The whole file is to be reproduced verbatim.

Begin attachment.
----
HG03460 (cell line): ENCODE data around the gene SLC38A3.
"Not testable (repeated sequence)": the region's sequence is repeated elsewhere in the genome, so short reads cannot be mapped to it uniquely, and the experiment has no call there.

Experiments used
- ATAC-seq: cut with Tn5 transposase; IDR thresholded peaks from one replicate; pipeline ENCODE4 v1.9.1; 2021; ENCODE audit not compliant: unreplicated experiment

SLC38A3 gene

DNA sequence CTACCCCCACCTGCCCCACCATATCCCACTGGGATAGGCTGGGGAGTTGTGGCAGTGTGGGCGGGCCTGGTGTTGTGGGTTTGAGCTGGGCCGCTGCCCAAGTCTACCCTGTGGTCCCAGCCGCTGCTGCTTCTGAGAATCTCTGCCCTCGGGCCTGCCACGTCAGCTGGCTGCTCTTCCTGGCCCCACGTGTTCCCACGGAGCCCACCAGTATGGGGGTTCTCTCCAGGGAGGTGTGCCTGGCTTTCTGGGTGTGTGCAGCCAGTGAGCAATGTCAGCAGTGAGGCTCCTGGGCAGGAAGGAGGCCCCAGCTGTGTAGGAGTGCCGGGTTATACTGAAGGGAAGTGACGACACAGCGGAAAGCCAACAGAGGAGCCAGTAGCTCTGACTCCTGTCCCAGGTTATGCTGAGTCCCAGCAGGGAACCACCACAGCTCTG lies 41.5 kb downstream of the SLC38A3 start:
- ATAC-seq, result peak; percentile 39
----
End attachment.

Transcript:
HG03460 (cell line): ENCODE data around the gene SLC38A3.
"Not testable (repeated sequence)": the region's sequence is repeated elsewhere in the genome, so short reads cannot be mapped to it uniquely, and the experiment has no call there.

Experiments used
- ATAC-seq: cut with Tn5 transposase; IDR thresholded peaks from one replicate; pipeline ENCODE4 v1.9.1; 2021; ENCODE audit not compliant: unreplicated experiment

SLC38A3 gene

DNA sequence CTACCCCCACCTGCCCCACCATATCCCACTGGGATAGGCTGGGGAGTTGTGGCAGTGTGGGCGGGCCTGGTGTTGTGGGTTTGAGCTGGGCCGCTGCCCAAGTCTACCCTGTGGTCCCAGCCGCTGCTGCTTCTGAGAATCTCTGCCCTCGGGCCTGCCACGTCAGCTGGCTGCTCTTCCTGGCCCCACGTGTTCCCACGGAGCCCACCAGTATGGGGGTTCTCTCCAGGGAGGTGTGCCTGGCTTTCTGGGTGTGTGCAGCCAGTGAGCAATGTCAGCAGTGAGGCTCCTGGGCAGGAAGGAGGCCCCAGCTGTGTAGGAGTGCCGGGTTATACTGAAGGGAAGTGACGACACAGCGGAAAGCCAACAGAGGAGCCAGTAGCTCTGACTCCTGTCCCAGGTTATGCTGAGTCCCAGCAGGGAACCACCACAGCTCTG lies 41.5 kb downstream of the SLC38A3 start:
- ATAC-seq, result peak; percentile 39